Watchmen is one of the more underrated and forgotten superhero movies that has hit the pop culture zeitgeist over the last decade.
Released in 2009 and directed by Zack Synder, Watchmen is wildly complex and dense film for a ‘comic book’ movie. A dark satirical and dystopian take on the superhero genre, the film is set in an alternate history in the year 1985 at the height of the Cold War.
While not everyone’s cup of tea, Watchmen certainly had its fans, myself included. And while I consider it a relatively good movie, I know it would make an EXCELLENT television show, especially with Damon Lindelof (Lost, The Leftovers) at the helm.
Furthermore, if this ever does come to fruition (fingers crossed), it will be unrelated to Zack Snyder’s adaptation.
This will be HBO’s second attempt at developing a series based on the landmark DC Comics miniseries by Alan Moore and Dave Gibbons. The premium channel had kicked the tires on a “Watchmen” project in 2014. Sources say Lindelof’s take on the series would be starting over from scratch independent of that effort.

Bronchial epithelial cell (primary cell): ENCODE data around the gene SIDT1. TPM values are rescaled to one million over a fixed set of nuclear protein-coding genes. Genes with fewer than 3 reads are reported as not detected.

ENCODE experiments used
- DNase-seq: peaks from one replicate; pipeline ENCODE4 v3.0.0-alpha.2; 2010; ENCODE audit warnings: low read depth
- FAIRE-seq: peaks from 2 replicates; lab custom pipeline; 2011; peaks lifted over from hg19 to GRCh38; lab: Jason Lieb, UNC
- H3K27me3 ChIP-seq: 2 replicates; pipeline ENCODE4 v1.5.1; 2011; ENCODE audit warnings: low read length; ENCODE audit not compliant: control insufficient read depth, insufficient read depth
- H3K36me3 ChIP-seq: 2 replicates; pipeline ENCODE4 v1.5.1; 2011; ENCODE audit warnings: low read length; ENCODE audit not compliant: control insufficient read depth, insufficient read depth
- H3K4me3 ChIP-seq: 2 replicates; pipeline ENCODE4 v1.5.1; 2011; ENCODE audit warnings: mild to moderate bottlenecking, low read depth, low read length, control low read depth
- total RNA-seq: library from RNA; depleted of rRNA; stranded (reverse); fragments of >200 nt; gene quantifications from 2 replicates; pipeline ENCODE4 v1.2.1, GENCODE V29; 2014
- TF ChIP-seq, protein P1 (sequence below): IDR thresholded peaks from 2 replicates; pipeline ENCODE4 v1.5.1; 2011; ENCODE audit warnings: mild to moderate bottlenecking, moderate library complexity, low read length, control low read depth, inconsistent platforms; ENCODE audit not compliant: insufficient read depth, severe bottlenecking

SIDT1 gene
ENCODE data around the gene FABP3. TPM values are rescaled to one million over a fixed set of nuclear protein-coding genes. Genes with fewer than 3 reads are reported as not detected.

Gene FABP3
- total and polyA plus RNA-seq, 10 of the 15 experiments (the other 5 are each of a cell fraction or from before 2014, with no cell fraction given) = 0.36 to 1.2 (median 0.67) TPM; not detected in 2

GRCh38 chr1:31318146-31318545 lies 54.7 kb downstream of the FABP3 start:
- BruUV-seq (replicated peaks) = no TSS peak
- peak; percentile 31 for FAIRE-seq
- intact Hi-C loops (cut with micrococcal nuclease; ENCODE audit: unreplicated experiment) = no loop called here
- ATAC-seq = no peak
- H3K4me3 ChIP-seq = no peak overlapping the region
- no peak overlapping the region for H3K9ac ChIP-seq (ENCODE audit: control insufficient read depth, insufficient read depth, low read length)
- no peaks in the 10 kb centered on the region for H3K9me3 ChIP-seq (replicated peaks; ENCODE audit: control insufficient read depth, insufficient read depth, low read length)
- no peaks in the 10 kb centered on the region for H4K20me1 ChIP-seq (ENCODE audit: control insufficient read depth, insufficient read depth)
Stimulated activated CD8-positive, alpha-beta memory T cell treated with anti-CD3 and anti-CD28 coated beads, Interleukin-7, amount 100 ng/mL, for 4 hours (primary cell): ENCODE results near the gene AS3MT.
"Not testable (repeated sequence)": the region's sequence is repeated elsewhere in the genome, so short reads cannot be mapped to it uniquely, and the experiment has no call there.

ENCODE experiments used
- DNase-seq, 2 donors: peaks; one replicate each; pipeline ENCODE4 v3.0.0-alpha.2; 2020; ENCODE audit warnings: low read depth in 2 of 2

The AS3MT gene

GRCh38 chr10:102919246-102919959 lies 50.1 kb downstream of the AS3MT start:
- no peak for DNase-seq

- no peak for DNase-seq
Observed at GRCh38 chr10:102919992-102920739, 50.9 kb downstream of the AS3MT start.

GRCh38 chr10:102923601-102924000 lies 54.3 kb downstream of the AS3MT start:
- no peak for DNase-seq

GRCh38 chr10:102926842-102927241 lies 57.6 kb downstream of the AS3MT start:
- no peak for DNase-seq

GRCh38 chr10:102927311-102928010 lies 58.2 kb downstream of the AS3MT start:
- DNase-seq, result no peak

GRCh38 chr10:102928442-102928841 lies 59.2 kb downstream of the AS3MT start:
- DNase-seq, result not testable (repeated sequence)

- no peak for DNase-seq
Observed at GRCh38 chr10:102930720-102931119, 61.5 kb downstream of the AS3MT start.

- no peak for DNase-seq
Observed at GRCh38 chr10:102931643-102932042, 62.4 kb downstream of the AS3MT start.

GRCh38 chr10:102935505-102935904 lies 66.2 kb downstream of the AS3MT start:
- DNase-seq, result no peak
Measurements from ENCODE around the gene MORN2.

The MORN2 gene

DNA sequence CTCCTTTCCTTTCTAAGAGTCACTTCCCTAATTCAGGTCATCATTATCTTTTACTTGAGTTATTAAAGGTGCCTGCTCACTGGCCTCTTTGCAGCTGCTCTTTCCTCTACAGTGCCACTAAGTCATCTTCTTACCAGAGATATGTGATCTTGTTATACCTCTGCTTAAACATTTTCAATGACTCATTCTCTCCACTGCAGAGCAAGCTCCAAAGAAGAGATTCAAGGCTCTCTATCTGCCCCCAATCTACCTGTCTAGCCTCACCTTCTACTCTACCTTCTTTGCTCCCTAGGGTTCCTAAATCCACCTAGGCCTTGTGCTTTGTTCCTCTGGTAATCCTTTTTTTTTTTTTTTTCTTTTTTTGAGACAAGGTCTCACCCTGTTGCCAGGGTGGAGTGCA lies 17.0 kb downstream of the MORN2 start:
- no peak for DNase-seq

Premiering in 1985, “Watchmen” was a serious-minded deconstruction of superhero comics loosely inspired by characters from the Charlton Comics library, which were owned by DC. Set in a universe in which the appearance of costumed heroes in the mid-20th Century had altered the course of history — leading to U.S. victory in Vietnam and a Nixon presidency that stretched into the mid-1980s — “Watchmen” followed a group of crimefighters investigating the murder of one of their own. In the process, those characters — including Doctor Manhattan, Nite Owl, Silk Spectre, and Rorschach — uncover a conspiracy with enormous implications.
While no deal is yet in place and HBO declined to comment, something about this one just seems like a natural fit. Lindelof is fresh off the creative high of The Leftovers (literally my favorite show of all-time) and HBO, despite what they may say about Westworld, are still looking to stock up on post-Game Of Thrones hits.